Frozen Shoulder Causes and Risk Factors

Frozen shoulder (adhesive capsulitis) often affects adults between the ages of 40 and 60,1 but this condition can occur at any age. In addition to age, risk factors include:

Gender. Women are more likely to develop frozen shoulder. Experts suspect this is due to changes in hormone levels, such as menopause.

Diabetes. People with diabetes have a higher rate of frozen shoulder—10% to 20%1 —compared to the general population, which is about 2%.1 The exact reason for this increase is not known, but some experts theorize that glucose molecules (sugar) attach to the collagen proteins naturally found in the shoulder joint capsule, causing stiffness. People with diabetes are also more likely to develop this condition in both shoulders.

Other diseases and conditions. In addition to diabetes, other health issues increase the risk of developing frozen shoulder, including:

  • Thyroid problems (hypothyroidism and hyperthyroidism)
  • Depression
  • Cardiovascular disease
  • Lung disease
  • Breast cancer
  • Open heart surgery
  • Polymyalgia rheumatica (an inflammatory condition causing stiffness and muscle discomfort)
  • Parkinson’s disease

Shoulder stiffness may be one of the first indications of Parkinson’s.2 There have also been incidences of frozen shoulder in people who have had either lung or breast cancers.

Periods of inactivity. Long periods of inactivity—from an injury, surgery, stroke, or illness—can lead to frozen shoulder. People may be susceptible to inflammation or develop stiff tissue during these times. Completing physical therapy exercises following shoulder surgery can help prevent this condition.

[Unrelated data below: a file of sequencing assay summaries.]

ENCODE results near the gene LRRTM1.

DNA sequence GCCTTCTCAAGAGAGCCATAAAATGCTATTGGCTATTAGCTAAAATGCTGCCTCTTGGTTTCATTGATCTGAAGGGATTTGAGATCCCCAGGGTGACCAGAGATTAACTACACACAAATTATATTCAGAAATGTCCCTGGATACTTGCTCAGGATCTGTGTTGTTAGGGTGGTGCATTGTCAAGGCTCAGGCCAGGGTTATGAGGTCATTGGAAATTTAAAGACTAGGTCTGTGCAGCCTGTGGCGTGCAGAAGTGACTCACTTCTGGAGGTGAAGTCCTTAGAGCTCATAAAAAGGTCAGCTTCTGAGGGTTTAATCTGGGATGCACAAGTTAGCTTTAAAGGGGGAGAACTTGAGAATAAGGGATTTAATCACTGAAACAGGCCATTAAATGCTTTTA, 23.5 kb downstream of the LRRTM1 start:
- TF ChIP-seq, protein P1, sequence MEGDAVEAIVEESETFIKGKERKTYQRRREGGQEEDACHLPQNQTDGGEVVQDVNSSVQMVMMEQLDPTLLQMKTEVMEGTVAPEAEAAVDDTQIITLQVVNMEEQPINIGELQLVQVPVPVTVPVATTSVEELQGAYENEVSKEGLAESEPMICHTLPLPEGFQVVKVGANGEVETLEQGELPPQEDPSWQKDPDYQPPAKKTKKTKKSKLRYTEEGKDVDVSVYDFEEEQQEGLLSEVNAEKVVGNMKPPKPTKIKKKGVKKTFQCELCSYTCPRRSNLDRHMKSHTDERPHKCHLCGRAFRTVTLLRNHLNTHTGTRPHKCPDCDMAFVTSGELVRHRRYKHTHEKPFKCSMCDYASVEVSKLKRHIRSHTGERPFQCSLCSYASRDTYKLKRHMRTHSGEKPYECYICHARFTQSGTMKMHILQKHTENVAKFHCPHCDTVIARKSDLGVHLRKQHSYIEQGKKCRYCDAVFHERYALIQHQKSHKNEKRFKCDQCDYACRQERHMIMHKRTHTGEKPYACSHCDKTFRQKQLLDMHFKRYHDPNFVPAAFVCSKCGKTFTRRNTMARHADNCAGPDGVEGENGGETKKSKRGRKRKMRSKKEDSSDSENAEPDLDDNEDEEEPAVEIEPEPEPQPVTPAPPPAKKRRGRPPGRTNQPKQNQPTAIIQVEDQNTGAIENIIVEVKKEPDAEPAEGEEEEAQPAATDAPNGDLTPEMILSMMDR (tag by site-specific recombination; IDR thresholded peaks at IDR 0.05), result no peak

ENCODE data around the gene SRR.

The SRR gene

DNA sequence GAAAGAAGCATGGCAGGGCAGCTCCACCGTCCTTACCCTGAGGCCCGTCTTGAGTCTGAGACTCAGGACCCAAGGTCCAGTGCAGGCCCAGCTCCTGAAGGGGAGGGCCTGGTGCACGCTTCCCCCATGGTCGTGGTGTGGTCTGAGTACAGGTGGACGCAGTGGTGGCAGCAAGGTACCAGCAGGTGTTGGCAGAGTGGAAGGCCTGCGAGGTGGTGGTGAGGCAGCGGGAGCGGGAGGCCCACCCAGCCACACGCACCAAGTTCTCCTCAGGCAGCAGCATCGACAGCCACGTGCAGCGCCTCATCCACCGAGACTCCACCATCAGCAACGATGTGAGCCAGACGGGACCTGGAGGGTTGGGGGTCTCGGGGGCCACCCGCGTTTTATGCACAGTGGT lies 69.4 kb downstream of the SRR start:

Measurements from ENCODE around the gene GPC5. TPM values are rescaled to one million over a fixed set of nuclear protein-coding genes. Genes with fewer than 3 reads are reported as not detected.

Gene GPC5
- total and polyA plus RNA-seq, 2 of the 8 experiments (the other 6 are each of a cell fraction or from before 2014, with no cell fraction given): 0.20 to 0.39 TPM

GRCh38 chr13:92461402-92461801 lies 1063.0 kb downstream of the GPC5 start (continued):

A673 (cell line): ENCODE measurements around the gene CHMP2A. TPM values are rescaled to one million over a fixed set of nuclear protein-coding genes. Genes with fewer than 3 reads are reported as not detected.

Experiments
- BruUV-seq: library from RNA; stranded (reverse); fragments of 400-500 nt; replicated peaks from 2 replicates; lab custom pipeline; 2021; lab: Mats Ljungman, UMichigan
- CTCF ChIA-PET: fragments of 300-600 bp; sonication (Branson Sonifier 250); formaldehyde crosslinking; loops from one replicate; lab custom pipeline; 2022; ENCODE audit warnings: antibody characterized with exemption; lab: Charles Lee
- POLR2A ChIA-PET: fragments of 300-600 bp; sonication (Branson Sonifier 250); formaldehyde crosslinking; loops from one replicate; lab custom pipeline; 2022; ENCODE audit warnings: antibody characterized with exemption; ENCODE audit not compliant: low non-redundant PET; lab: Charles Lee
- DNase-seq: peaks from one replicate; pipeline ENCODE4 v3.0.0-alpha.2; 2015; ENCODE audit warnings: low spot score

Other shoulder issues. Frozen shoulder can occur alongside other shoulder problems, including:3

  • Calcific tendonitis, or calcium deposits in the rotator cuff.
  • Rotator cuff tear, or injury to the large tendon in the shoulder comprised of four muscles.

See Rotator Cuff Injuries

Stiffness may also occur in patients who have undergone shoulder surgery such as rotator cuff or labral repairs, or in patients with shoulder fractures, arthritis, and shoulder instability.

See Rotator Cuff Repair Surgery

Previous case of frozen shoulder. Frozen shoulder typically resolves with time. However, once frozen shoulder has been resolved, the opposite shoulder becomes affected in 6% to 17% of patients within 5 years.4


There are conflicting opinions about whether frozen shoulder is more likely to develop in the dominant or non-dominant arm. Some experts believe frozen shoulder develops in the non-dominant arm. Others suggest there is no link arm dominance and frozen shoulder.1

When frozen shoulder occurs without an identifiable cause, it is called primary adhesive capsulitis. When frozen shoulder is triggered by an event or disease, it is called secondary adhesive capsulitis.


  • 1.Frozen Shoulder. American Academy of Orthopaedic Surgeons. Last reviewed January 2011. Accessed May 19, 2016.
  • 2.Ford B. Pain in Parkinson's Disease. Center for Parkinson’s Disease & Other Movement Disorders Columbia University Medical Center. Winter 2004-2005. Accessed May 25, 2016.
  • 3.Frozen shoulder causes. National Health Services website. Last reviewed March 17, 2016. Accessed August 12, 2016.
  • 4.Dias R, Cutts S, Massoud S. Frozen shoulder. BMJ : British Medical Journal. 2005;331(7530):1453-1456. Found in Rizk TE, Pinals RS. Frozen shoulder. Seminars Arthritis Rheumatism 1982;11: 440-52.